Our linen produce bags, bread bags, and tea towels are great for all sorts of food storage and can help kickstart your holiday food mindfulness journey. Our linens can help you set a sustainable table this holiday season, honor the natural resources used to produce your food, and send gratitude to the people who labored to bring it to your tables. Let us help your food stay fresher and give you something to feel good about during big holiday feasts. 

Finding Equilibrium

On every equinox, night and day are approximately equal in duration as the sun centers directly over the earth's equator. This ancient symmetry of our rotating planet reminds us that we must find new ways to restore balance as we move from season to season.

The 2020 spring equinox occurred on March 19 when the pandemic shifted our everyday lives out of sync and rapidly brought major halts to people's structures all over the globe. Disruptions have continued through the summer as life and death continues to hang in the balance. Changes are arriving not just from the pandemic, but from climate disasters and social-justice revolution, and these changes have begun challenging our priorities, forcing us to find new methods to work, reorganizing how we play, learn and stay connected. Some of the changes have been exhilarating as we elevate what is important and necessary and discard what is no longer needed. Some of the changes have been devastating as we have seen lives lost, families fractured, and large parts of our environment destroyed by floods and fires. Balance has definitely been scarce!

I know we’re all exhausted by the many challenges of the last six months. The upcoming autumn equinox reminds us there is much work to be done to restore equilibrium to our communities and to the natural world. For me, the upcoming fall equinox signals an invitation to appreciate the relative quiet of nature as I notice the sensation of the evening lengthening to meet the day. I find myself looking for simple ways to restore serenity in my daily routines like enjoying a new warming tea blend at my mid-day break or shifting my daily schedule to take advantage of the shortening daylight hours. I am getting reacquainted with my favorite recipes for the season, savoring the flavors of the fall crops. I skip the fall garden clean up, leaving the perennial seeds and leaf litter for the birds to enjoy as the nights get colder. I step outside more often to notice color changes in the leaves and take note of my garden's changes. I take time to rest so I can prepare myself for what comes next because there is still much on the horizon. The equinox nudges me to remember symmetry and to find grace by inviting more calm into the chaos.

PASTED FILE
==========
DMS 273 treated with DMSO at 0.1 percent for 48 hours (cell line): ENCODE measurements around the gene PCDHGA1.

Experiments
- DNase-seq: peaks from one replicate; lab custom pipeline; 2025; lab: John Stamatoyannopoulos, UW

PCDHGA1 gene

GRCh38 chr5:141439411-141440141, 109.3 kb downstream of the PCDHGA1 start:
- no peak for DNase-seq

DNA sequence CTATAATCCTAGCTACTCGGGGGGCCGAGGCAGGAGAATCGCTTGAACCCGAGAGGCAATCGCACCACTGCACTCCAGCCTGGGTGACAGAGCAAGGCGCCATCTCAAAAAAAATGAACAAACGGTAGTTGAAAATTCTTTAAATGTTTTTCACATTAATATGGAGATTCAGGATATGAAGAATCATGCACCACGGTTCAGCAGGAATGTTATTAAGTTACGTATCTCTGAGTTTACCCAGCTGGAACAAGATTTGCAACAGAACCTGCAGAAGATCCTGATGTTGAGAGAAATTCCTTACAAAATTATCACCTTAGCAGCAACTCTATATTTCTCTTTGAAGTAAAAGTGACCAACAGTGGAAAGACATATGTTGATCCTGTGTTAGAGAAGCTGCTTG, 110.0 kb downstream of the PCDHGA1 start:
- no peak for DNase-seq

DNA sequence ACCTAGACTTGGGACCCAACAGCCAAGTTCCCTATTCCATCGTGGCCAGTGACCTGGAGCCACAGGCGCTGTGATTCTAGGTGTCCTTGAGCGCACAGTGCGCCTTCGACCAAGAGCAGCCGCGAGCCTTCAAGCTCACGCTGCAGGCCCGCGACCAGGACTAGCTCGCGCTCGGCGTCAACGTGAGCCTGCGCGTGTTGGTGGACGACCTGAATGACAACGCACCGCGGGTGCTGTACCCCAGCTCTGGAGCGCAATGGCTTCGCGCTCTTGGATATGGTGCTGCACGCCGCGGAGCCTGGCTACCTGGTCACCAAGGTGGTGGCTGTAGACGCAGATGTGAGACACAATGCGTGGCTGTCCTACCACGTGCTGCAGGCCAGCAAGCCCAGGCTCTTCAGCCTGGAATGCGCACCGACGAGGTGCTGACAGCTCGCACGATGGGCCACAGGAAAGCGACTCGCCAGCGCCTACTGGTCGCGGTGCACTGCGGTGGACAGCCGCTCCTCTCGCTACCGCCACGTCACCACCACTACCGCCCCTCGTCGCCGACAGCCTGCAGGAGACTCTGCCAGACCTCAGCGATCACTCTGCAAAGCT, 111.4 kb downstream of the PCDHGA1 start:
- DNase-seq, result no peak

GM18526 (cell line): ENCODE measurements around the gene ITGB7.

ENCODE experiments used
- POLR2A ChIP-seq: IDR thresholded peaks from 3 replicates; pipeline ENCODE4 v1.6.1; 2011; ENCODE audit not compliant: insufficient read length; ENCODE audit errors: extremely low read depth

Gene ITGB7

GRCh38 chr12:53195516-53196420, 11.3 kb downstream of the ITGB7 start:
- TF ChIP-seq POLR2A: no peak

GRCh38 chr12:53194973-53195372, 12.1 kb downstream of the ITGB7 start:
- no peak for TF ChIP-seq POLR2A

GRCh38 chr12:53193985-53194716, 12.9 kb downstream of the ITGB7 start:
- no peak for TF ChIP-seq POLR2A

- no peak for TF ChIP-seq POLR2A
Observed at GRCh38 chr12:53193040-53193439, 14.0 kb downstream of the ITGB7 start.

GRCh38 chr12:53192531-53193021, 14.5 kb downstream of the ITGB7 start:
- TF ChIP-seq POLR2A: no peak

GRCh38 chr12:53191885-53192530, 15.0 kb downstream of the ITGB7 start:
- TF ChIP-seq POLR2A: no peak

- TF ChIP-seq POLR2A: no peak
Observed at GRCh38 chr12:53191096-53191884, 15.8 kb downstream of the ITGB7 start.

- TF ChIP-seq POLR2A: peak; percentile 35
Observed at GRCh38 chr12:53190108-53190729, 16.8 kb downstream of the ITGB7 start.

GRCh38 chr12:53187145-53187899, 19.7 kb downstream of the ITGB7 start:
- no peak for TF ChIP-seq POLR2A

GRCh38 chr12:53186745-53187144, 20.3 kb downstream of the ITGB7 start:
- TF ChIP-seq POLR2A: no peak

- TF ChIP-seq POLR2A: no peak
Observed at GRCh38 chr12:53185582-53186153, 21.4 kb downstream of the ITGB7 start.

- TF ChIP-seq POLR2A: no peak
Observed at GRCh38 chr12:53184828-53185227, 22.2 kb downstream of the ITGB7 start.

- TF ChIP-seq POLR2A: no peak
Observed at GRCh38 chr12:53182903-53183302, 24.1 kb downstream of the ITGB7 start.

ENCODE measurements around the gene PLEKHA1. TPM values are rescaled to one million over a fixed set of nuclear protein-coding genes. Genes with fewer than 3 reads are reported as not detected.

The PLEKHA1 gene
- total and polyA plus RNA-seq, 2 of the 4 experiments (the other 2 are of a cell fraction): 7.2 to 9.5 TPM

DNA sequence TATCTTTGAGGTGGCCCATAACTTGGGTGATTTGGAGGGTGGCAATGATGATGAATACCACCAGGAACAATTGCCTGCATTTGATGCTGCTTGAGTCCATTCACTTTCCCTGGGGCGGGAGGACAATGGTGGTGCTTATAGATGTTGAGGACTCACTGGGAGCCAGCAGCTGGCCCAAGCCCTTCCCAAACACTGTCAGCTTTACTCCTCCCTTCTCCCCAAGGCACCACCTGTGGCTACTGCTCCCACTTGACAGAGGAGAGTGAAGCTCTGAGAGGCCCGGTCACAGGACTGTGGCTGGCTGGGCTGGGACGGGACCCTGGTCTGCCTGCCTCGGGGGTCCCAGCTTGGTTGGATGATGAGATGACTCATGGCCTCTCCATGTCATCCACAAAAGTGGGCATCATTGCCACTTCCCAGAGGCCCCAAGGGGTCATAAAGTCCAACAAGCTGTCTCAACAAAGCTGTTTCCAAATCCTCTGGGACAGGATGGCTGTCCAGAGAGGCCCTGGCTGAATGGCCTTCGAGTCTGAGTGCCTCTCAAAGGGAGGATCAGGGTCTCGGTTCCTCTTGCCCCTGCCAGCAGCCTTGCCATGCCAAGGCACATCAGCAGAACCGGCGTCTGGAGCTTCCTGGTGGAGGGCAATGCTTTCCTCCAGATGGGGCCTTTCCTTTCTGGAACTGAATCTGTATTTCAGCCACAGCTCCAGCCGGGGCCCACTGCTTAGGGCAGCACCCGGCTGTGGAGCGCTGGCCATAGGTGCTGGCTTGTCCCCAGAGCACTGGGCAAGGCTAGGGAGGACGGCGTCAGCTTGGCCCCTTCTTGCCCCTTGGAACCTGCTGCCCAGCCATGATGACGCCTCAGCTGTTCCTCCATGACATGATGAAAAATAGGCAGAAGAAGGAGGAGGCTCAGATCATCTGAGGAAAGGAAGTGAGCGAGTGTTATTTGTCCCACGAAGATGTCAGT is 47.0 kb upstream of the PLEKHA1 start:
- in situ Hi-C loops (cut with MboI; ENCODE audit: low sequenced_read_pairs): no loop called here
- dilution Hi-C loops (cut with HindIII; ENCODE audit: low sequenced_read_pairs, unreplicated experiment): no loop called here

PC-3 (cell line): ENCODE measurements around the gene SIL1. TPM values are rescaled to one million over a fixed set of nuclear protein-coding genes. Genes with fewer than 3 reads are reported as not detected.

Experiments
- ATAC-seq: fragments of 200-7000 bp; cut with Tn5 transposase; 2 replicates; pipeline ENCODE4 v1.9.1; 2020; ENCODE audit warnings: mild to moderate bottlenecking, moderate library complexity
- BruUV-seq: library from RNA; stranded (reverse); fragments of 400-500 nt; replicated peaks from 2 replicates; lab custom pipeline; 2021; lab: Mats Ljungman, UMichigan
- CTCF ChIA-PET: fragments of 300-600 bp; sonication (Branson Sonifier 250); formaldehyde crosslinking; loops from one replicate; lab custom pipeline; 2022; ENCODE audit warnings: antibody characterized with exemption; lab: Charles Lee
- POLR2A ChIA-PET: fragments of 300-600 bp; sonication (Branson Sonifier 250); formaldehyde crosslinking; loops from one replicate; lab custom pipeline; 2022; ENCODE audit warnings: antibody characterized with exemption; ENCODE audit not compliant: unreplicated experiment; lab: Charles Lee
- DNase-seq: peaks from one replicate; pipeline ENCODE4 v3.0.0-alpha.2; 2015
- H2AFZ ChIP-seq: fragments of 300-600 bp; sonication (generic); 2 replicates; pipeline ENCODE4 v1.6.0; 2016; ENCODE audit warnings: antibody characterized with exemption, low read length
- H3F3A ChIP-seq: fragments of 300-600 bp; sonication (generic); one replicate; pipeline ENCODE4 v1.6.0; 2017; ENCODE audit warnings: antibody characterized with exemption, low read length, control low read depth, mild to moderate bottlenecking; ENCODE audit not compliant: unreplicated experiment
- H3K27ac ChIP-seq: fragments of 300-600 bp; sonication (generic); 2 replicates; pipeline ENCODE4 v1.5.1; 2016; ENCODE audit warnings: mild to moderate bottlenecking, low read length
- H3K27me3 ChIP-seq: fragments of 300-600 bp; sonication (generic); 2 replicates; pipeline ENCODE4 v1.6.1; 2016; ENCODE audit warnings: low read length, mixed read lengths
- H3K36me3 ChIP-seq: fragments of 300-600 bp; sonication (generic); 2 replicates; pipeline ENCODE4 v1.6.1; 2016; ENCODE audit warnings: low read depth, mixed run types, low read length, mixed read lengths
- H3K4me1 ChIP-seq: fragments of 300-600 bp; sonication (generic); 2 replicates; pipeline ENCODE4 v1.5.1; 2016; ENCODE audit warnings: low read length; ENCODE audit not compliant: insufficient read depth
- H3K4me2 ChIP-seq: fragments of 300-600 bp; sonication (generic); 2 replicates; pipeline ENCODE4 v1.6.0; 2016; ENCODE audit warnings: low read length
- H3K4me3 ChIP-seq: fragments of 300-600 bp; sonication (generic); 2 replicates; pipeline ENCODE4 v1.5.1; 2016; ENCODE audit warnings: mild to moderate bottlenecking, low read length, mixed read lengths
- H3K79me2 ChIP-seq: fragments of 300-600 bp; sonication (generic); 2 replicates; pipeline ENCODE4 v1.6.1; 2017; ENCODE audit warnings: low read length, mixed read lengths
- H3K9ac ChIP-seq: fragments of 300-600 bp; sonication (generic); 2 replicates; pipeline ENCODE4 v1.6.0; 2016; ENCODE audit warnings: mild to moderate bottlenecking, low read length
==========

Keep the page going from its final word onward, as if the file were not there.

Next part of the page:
Go vote!

A little bit more

This Labor Day season, I am considering how the hard work of many has shaped the American nation and how we as consumers and business owners in the American economy might better consider how we distribute our hard earned money. Spending a little bit more for products made in America is not a new idea, but recently it’s started to gain some traction with many of us as we try to return to a more conscientiously driven economy. As a consumer, I don’t mind paying ‘a little bit more’ if I know that my money goes to insure that my neighbors are paid a living wage, have food and home security, access to healthcare and nutrition, and can give back to municipal services like schools and food banks. 

While I applaud the idea of “made in America” as a marketing tool that supports businesses in our communities and reclaims something vital to our nation, it is easy to assume that something American made is sustainably and ethically produced. Currently, claiming that something is “made in America” does nothing to insure that products are responsibly made. There are many American factories that do not care for the value of their workforce or their impact on the environment. There are industries in America that continue to violate safety standards, pay low wages without benefits, and perpetuate a corporate culture of exploitation, while they pollute the environment. Even with our complex history of labor laws and fair trade and environmental protection, there are popular American businesses that are still cutting corners on environmental safety regulations and exploiting the workforce in order to reduce prices to consumers.